Last week, MB lambasted the Grattan Institute’s Tony Wood – a former Origin Energy Executive (Origin are also a key financial sponsor of Grattan), and somebody who argued vehemently against east coast domestic gas reservation – for claiming that Australian households should abandon gas appliances to achieve ‘net zero’.
“Residential gas use is tiny and most of it is heating. Stove emissions are so marginal to the decarbonisation goal that Grattan might as well campaign against farting”, MB’s David-Llewellyn-Smith wrote. 
“Why is not tackling the big issues round gas like smashing the east coast gas cartel so that the energy transition can proceed without ruining our political economy every five minutes?”
He noted as well that Grattan is sponsored by gas export cartelier Origin Energy, and Tony Wood, who composed the report, is a form executive at the same. 
Australian household gas use pales into insignificance against the amount of gas that we export.
Heck, the gas cartel burns far more gas converting it to LNG (orange bar below) than we use on stoves. So why isn’t Grattan critiquing that? 
Gas usage in Australia
Now Aidan Morrison has taken Grattan apart at Fresh Economic Thinking.
It saddens me to say this, but it’s clear now that the Grattan Institute has caved.
They’re now ignoring and obfuscating their own research in order to bandwagon with fashionable vanity projects that have trivial environmental value and significant economic costs.
In this case, the bandwagon is converting residential household gas appliances for heating and cooking to electricity.
Their new paper, entitled Getting off gas, opens by asserting that getting off gas matters because of greenhouse gas emissions.
The big scary number they promote about the share of Australian emissions from gas is 22%.
But their own graph shows that households are a tiny fraction of that 22%. They avoid quoting the actual proportion of total emissions from household gas (which is shameful). It looks to be only around 2% to me.
They basically skip the serious gas emissions from electricity production and heavy industry (there’s a brief mention in Section 8 of the report), and proceed to dedicate Sections 2, 3, 4, 5 and 6, to the trivial household emissions.
Because the vibes say it’s an easier place to start.
Then comes the bombshell that collapses the entire premise of the paper.
In Melbourne, which dominates household gas use, switching off gas increases emissions!
Only a 10-year projection based on a slew of assumptions just slightly tilts the switch from gas to electric in Melbourne to be favourable in terms of emissions.
This matters because Melbourne dominates household gas consumption. Adelaide, Canberra and Brisbane don’t really matter at all.
One of their key assumptions is that all-electric homes have heat-pump hot-water systems, which use around a third of the energy of conventional electric systems.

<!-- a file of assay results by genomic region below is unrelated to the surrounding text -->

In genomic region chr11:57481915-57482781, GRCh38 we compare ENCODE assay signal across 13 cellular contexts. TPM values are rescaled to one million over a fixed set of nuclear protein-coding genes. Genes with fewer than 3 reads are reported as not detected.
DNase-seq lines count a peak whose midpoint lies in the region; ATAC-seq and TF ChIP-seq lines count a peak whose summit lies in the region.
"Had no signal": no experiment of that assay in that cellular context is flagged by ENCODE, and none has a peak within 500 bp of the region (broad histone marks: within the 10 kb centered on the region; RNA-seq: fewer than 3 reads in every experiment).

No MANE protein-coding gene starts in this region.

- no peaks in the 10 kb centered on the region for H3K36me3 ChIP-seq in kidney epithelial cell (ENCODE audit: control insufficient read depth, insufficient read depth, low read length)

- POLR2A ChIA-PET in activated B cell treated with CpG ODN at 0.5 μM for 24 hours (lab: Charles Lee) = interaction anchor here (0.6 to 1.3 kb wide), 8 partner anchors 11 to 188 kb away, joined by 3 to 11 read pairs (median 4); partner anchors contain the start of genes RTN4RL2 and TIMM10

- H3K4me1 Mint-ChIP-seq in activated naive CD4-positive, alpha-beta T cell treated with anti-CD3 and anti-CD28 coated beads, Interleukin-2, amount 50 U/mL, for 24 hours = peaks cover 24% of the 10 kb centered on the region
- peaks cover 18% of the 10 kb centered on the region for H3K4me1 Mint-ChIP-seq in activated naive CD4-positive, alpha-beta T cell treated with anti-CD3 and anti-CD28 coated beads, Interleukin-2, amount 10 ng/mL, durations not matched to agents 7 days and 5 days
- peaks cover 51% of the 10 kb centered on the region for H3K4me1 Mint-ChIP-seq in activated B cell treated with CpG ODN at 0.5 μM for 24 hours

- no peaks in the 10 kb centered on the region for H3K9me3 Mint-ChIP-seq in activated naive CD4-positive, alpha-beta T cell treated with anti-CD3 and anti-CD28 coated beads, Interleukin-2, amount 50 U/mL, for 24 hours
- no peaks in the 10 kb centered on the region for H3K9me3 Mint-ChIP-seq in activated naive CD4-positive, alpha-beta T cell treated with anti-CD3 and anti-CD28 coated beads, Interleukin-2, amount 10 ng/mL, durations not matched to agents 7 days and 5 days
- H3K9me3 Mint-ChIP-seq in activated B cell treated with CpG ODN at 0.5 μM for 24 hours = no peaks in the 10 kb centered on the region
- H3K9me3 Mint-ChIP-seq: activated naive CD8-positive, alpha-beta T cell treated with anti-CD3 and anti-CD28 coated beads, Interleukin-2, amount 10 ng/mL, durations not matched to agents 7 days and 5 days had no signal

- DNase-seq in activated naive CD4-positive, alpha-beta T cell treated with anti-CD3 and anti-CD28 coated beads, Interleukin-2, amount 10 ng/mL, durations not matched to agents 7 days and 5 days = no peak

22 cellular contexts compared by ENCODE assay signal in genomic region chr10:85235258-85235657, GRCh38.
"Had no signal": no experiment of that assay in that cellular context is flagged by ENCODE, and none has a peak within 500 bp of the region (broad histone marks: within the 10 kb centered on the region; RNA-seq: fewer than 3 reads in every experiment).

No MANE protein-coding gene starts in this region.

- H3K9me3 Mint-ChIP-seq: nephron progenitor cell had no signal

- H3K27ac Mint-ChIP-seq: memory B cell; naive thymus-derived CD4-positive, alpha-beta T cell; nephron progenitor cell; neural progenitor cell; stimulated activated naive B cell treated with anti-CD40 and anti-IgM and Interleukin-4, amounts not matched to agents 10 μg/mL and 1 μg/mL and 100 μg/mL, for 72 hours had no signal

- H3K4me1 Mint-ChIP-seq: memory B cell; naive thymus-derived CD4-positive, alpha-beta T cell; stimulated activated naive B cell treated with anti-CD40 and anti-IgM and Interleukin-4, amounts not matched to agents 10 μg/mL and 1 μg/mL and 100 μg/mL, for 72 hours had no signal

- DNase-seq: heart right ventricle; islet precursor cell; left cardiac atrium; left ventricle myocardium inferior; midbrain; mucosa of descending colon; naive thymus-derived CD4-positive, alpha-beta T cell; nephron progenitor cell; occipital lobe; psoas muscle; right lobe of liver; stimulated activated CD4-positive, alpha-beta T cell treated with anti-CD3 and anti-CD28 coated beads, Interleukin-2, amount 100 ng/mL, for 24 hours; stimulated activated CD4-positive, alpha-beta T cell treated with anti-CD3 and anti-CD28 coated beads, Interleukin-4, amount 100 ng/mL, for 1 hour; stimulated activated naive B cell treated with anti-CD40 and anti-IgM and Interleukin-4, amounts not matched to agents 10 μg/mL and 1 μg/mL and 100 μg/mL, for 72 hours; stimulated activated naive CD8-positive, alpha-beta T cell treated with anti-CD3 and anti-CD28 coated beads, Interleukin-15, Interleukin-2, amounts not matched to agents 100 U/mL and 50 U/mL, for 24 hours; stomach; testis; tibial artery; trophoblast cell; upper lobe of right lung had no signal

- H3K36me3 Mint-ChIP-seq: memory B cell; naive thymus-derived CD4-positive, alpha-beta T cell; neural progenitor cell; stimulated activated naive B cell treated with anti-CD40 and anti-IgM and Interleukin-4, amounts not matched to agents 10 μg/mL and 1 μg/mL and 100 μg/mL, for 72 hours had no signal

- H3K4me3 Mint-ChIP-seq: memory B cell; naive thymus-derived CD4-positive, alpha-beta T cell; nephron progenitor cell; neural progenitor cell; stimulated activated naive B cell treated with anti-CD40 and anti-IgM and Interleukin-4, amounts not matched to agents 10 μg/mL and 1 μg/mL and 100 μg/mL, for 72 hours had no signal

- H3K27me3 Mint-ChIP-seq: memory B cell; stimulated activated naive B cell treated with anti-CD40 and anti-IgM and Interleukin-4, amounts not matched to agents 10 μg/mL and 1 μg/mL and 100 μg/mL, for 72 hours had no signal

Weakening this assumption alone is enough to overturn the benefit that Grattan ascribes to a switch.
Currently, these systems are quite rare. There’s good reason to think they’ll remain so – they cost double (according to Grattan) what an instantaneous gas system costs.
So if everything goes perfectly with Victoria’s energy transition (it won’t), and we assume electric homes have super-expensive, super-efficient water heaters (they don’t) then in ten years an electric switch might reduce household emissions—a tiny little bit.
Grattan doesn’t name the number of this reduction, (another shameful omission) but from the published graphs I’d guess it is no more than 20% of emissions from current household gas use. (Which are ~2% of overall emissions.)
By Grattan’s own analysis, the grid upgrade in Victoria would cost $5.7 billion.
They shamelessly try to walk their own analysis back at this point. In doing so, they ignore the engineering costs that demand peaks impose, claiming that some headroom ‘for the vast majority of the year’ has value (it doesn’t).
Furthermore, this price doesn’t include generators, which are meant to be increasingly intermittent and worse in winter. Squaring that circle will be expensive at best.
It’s much more likely that getting off gas would make it harder to get off coal, which is the true source of the bulk of Australian emissions (and reliable electricity on winter nights).
The entirety of Section 7 is basically devoted to discussing how extremely difficult it will be to finish what was so gladly proclaimed in Section 2 as the easiest place to start. And yet somehow, they avoid actually revisiting the conclusion that the endeavour should, in fact, be started.
‘Getting off gas’ is an expensive vanity project by any measure.
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